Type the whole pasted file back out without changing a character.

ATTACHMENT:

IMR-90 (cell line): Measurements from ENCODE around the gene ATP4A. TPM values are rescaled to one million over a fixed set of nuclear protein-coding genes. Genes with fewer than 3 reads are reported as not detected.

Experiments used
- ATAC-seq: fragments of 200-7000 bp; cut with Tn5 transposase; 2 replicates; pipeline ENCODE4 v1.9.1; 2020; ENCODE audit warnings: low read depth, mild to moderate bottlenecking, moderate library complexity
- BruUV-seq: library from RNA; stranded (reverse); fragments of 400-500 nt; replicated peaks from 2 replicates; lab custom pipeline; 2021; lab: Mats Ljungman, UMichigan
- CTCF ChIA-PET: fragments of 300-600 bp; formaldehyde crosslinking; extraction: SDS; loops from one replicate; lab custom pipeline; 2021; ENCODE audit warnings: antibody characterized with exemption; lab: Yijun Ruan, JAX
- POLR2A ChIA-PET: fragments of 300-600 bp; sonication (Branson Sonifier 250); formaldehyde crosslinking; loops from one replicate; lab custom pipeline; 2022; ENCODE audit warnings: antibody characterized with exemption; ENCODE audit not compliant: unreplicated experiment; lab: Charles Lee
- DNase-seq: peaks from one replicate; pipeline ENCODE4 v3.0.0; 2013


IMR-90 (cell line): Measurements from ENCODE around the gene ATP4A. TPM values are rescaled to one million over a fixed set of nuclear protein-coding genes. Genes with fewer than 3 reads are reported as not detected.

Experiments used
- ATAC-seq: fragments of 200-7000 bp; cut with Tn5 transposase; 2 replicates; pipeline ENCODE4 v1.9.1; 2020; ENCODE audit warnings: low read depth, mild to moderate bottlenecking, moderate library complexity
- BruUV-seq: library from RNA; stranded (reverse); fragments of 400-500 nt; replicated peaks from 2 replicates; lab custom pipeline; 2021; lab: Mats Ljungman, UMichigan
- CTCF ChIA-PET: fragments of 300-600 bp; formaldehyde crosslinking; extraction: SDS; loops from one replicate; lab custom pipeline; 2021; ENCODE audit warnings: antibody characterized with exemption; lab: Yijun Ruan, JAX
- POLR2A ChIA-PET: fragments of 300-600 bp; sonication (Branson Sonifier 250); formaldehyde crosslinking; loops from one replicate; lab custom pipeline; 2022; ENCODE audit warnings: antibody characterized with exemption; ENCODE audit not compliant: unreplicated experiment; lab: Charles Lee
- DNase-seq: peaks from one replicate; pipeline ENCODE4 v3.0.0; 2013